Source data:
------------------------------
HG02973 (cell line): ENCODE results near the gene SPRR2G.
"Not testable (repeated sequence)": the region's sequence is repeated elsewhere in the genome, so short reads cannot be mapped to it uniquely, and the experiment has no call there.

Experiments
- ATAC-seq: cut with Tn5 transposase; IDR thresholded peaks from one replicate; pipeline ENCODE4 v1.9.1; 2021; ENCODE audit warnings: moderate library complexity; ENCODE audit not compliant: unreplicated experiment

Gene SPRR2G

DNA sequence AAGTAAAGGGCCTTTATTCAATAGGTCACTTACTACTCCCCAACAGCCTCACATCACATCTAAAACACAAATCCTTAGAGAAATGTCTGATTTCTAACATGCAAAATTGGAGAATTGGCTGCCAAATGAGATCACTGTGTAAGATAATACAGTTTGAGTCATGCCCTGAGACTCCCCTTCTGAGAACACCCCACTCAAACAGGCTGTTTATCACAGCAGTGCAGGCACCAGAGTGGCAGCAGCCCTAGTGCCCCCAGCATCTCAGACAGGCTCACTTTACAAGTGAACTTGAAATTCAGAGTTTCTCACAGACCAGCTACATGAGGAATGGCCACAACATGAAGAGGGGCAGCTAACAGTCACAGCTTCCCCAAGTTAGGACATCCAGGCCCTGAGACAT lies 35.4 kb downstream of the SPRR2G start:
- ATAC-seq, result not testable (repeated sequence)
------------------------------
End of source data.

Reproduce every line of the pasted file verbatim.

HG02973 (cell line): ENCODE results near the gene SPRR2G.
"Not testable (repeated sequence)": the region's sequence is repeated elsewhere in the genome, so short reads cannot be mapped to it uniquely, and the experiment has no call there.

Experiments
- ATAC-seq: cut with Tn5 transposase; IDR thresholded peaks from one replicate; pipeline ENCODE4 v1.9.1; 2021; ENCODE audit warnings: moderate library complexity; ENCODE audit not compliant: unreplicated experiment

Gene SPRR2G

DNA sequence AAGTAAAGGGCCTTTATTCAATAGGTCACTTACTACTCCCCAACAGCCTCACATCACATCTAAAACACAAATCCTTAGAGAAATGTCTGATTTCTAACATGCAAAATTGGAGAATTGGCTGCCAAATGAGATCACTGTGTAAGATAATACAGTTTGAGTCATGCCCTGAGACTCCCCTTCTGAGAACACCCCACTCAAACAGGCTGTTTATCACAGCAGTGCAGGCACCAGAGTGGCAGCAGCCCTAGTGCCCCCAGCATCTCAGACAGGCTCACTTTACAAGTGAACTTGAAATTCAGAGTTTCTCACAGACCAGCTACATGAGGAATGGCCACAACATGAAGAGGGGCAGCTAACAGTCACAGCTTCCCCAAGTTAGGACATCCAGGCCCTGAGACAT lies 35.4 kb downstream of the SPRR2G start:
- ATAC-seq, result not testable (repeated sequence)